How to Have the Perfect Summer

Bay State sportfishing doesn't get any bigger or better than the hunt for striped bass. Local anglers scour the coast for lucky
locations to reel them in. And reel 'em in you must. “It's the biggest sport fish within reasonable distance of the shore, and it puts up a great fight,” says Scott Terry, a commercial fisherman on Martha's Vineyard.

To catch a 50-pound striper this summer, you'll need a few things —
fortitude, good fortune, and a 30-pound line and circle hook among
them. The half-hours before and after sunrise and sunset are prime
fishing time. Search out the most turbulent water around the shore —
waves, rocks, and rip tides — which is where striped bass feed.
Menhaden, eels, and herring are the best bait, though a swimming plug
lure will also work.

The bass come close to the shore at night, so if you want to cast
your line during daylight hours, you'll need a boat. Troll at depths of
40 to 60 feet, using a 50-pound wire line. Trial and error will lead
you to the best offshore locations, Terry says, but less patient
amateurs can simply sidle up to commercial boats fishing the
not-so-secret hot spots. Sure, you'll annoy the pros, but you'll also
guarantee yourself a striper or two. And by the way, unless you're
planning to go into the biz, you're limited by law to two fresh catches
per day. — John Wolfson


So you got lucky and landed a striped bass. The good news: You're
the envy of all your fishing friends. The bad news: You've got a heavy,
slippery piece of seafood on your hands. Fortunately for you, New
England stripers don't have to be gutted. These steps will start you on
your way to a fantastically filleted fish.

Lay the bass on its side and make a deep incision along the line of the gills, straight down to the bone.

Turn your knife horizontally and, using a sawing motion, move it
from head to tail, slicing the fillet away from the bones. Keep the
knife as flat as possible and make sure you can always hear the bones
under the knife. (It will make a soft zhujing sound.)

Repeat on the other side. — Jane Black

Pan-fried striped bass with tomato-corn salsa

Serves 2

2 8-oz. Striped bass fillets

1 ear corn, cooked, with kernels sliced off cob

2 ripe tomatoes, seeded and diced

2 tbsp. diced red onion

c. cilantro

2 tbsp. lime juice

2 tbsp. butter

1 tbsp. olive oil

salt and pepper

1. Combine corn, tomatoes, red onion, lime juice, and chopped
cilantro and season to taste with salt and pepper. 2. Season fish
fillets with salt and pepper and drizzle with olive oil. 3. Heat butter
in a large pan over medium heat until bubbling. 4. Sauté fillets, skin
side down, for about four minutes until flesh turns opaque. Turn
fillets over and cook for one minute. 5. Remove to a platter. Top with
salsa and serve.


At some point every summer, recycled office air and claustrophobic
cubicles overwhelm even the most earnest of employees, and the summer
sunshine beckons. But finding a peak-season weekend rental without
months of planning takes a miracle, right? Not so. Reservation services
affiliated with inns, guesthouses, B&Bs, hotels, and condo rentals
up and down the coast are happy to do the work for you — so last-minute
plans don't have to mean last-choice options (as in, you, your spouse,
and all three kids sleeping in the same room).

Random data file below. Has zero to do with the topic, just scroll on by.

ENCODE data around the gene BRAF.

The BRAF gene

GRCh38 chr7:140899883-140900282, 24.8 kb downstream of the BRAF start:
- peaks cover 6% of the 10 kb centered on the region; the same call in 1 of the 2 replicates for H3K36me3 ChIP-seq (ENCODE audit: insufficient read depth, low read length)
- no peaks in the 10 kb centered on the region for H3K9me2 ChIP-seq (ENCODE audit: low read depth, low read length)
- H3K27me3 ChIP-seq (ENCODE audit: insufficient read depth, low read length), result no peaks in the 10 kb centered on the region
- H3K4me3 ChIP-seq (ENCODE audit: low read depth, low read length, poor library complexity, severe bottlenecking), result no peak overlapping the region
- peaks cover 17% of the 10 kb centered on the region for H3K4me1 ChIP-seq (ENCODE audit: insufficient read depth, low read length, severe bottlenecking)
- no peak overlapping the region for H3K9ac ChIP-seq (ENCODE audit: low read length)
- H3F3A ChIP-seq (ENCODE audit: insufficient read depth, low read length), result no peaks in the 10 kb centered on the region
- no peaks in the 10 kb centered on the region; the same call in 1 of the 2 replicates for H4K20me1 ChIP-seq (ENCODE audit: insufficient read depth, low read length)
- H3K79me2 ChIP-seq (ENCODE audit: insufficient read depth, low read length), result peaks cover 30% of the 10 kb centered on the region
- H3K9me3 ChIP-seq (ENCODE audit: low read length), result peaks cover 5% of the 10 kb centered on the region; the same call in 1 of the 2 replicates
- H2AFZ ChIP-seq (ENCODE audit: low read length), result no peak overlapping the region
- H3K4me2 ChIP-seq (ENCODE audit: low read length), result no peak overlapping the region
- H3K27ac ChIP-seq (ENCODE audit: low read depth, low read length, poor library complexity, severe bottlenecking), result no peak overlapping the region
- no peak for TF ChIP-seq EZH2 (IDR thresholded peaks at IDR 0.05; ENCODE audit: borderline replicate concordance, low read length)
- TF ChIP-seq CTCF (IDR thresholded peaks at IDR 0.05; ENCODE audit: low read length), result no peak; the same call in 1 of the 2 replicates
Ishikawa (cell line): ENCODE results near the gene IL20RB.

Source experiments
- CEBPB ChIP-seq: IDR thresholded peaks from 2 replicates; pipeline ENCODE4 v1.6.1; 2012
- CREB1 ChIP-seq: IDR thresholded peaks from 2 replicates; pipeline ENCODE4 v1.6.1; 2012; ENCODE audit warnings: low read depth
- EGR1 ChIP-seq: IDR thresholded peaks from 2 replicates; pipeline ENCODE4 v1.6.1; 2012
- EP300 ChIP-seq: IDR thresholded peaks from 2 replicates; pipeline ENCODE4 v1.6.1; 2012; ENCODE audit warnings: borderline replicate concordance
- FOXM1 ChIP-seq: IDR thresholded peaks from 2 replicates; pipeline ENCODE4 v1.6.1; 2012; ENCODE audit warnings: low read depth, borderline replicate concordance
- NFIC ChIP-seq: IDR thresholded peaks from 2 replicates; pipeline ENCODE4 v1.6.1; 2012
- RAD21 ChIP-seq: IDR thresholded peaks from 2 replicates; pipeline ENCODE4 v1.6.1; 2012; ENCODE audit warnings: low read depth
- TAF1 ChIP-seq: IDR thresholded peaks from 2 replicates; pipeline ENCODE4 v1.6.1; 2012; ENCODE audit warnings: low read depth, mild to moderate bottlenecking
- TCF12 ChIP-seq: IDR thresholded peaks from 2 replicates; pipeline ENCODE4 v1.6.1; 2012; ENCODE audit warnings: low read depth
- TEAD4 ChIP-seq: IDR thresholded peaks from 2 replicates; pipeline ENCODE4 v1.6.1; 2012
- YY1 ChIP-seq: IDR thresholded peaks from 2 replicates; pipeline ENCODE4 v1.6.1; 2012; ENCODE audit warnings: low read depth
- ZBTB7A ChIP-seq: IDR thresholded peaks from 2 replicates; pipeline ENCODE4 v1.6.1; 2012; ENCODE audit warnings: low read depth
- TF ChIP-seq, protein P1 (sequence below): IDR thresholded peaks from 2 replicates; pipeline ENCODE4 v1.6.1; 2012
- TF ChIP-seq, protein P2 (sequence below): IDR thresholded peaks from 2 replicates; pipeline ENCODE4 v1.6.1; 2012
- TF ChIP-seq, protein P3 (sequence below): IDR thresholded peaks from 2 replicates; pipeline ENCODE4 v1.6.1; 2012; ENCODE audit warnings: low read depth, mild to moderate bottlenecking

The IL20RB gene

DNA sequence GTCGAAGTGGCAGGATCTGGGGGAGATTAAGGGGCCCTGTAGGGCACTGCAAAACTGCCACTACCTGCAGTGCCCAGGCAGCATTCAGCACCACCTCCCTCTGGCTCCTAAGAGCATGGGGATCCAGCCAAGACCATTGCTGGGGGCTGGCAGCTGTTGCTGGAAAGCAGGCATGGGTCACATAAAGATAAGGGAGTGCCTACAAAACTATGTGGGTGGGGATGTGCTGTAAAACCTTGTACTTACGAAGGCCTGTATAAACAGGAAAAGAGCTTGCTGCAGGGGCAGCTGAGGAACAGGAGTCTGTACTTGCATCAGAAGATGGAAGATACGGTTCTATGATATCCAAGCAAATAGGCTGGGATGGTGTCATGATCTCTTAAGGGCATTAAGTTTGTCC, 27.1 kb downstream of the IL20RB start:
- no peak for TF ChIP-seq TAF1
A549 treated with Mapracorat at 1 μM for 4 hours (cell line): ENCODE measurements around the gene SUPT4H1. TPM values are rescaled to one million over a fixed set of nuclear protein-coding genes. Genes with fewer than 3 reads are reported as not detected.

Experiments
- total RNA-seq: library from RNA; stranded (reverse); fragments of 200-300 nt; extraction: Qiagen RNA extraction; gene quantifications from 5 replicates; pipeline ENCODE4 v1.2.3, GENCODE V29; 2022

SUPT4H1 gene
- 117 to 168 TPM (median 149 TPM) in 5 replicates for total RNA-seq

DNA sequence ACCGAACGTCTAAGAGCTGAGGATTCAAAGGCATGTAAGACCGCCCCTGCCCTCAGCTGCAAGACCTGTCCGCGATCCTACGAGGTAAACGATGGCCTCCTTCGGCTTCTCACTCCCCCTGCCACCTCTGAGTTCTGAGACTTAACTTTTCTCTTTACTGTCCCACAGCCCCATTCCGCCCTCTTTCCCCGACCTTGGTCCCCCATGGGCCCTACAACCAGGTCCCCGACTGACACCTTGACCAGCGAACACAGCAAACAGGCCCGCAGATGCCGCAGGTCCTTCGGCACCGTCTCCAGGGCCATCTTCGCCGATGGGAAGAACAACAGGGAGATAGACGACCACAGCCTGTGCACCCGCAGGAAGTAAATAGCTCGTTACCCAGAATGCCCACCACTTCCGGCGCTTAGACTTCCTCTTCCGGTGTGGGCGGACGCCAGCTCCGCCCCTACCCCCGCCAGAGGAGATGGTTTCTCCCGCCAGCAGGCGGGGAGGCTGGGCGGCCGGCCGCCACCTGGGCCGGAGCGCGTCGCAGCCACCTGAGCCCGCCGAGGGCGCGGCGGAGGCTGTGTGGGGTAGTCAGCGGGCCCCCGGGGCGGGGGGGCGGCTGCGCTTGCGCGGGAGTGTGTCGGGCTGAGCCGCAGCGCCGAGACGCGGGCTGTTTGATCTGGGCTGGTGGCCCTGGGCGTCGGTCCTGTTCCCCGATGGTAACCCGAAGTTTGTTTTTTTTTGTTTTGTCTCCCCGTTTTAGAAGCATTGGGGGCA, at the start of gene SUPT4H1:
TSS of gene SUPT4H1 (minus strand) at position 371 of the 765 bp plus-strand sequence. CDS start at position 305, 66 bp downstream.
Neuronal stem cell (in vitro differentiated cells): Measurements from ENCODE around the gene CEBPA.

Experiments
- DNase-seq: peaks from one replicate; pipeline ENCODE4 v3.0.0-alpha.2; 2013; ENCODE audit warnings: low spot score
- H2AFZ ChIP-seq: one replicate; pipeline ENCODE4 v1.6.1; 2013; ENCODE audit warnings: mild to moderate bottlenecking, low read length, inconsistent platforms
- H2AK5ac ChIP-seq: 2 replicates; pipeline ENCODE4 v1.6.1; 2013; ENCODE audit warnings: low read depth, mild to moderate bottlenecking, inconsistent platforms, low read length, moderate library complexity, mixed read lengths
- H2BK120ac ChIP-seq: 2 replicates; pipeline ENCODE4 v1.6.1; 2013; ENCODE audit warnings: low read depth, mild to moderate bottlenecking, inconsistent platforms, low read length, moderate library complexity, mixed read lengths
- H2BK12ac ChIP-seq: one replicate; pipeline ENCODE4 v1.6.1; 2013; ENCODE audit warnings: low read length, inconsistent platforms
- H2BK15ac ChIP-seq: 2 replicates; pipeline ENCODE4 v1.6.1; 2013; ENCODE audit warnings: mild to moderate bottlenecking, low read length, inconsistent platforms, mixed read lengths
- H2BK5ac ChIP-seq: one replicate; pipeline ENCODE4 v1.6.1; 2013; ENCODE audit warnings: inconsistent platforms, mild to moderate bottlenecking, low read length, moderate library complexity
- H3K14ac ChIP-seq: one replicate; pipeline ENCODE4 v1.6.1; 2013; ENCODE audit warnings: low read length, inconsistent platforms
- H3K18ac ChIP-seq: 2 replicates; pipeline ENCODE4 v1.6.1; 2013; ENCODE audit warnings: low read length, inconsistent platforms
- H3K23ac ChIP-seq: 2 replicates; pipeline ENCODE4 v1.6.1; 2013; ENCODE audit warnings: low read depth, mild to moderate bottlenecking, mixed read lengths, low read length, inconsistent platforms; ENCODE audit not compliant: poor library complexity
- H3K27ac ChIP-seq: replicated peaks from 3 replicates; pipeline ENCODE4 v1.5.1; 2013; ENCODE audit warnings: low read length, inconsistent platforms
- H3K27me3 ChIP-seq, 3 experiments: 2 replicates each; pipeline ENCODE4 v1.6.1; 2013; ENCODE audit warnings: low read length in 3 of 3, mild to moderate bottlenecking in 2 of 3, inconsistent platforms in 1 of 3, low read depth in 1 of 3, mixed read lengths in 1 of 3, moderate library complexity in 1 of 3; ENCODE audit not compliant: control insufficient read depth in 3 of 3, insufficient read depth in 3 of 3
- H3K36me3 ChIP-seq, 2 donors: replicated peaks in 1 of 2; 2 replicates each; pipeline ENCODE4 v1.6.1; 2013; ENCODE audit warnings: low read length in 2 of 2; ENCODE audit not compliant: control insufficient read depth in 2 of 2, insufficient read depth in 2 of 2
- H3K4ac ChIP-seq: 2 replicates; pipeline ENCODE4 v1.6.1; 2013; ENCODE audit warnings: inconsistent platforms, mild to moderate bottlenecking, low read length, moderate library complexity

Martha's Vineyard and Nantucket Reservations owner Barbara St.
Pierre offers hope to every last-minute traveler — even those Vineyard
optimists who contact her at 5 p.m. for lodging for that same evening.
“There's always something that happens at the last minute,” she says.
“Nothing is ever really sold out.” She makes no promises for the
ferries, but if you're a weekend warrior so spontaneous you've already
missed the last one, St. Pierre will find you a place in Woods Hole so
you can be first on the beach the next morning. — Blythe Copeland

Martha's Vineyard and Nantucket Reservations, 508-693-7200,; Cape Cod Travel,; Bed
& Breakfast Reservations (North Shore/Greater Boston/Cape Cod),


Unless you're European, nude beaches are as alien an environment as
Uranus. And while some believe a world gone au naturel would be a
veritable Garden of Eden, it would also sport seriously awkward
sunburns. When “where the sun don't shine” becomes irrelevant, take
extra care with the Coppertone.

A word of advice for men: If you're not particularly gifted, avoid
standing next to fire hoses, elephants, or the Washington Monument. And
cold, waist-deep water is only your friend until you step out of it.

For women: Ever feel self-conscious about your body? Uh-huh. Also,
ever want your picture on the Internet? Done. — Andrew Rimas

Although nude bathing is illegal in the Cape Cod National Seashore,
the rule is overlooked in a few secluded spots in Province-town and
between Long Nook Beach and Ballston Beach on the ocean side in Truro.
Also, Moshup Beach on Martha's Vineyard and an adjacent area of
Miacomet Beach in Nantucket have traditionally offered nude bathing out
of sight of the “textile” areas.

A Wasted Summer

A season of carousing leads to clarity. By Bill Simmons

In the summer of '96, I felt like an abandoned car — the kind with
six orange tickets stuck to the windshield, four broken windows, and no
tires to be seen. I was stripped. An aspiring sports columnist, I had
left a Boston newspaper in March after realizing it would take 10 years
to become the backup Bruins beat writer. Since no magazines would hire
me and Al Gore hadn't really perfected the Internet yet, I had no
options, no contacts, no leads, no money, and no idea what I was doing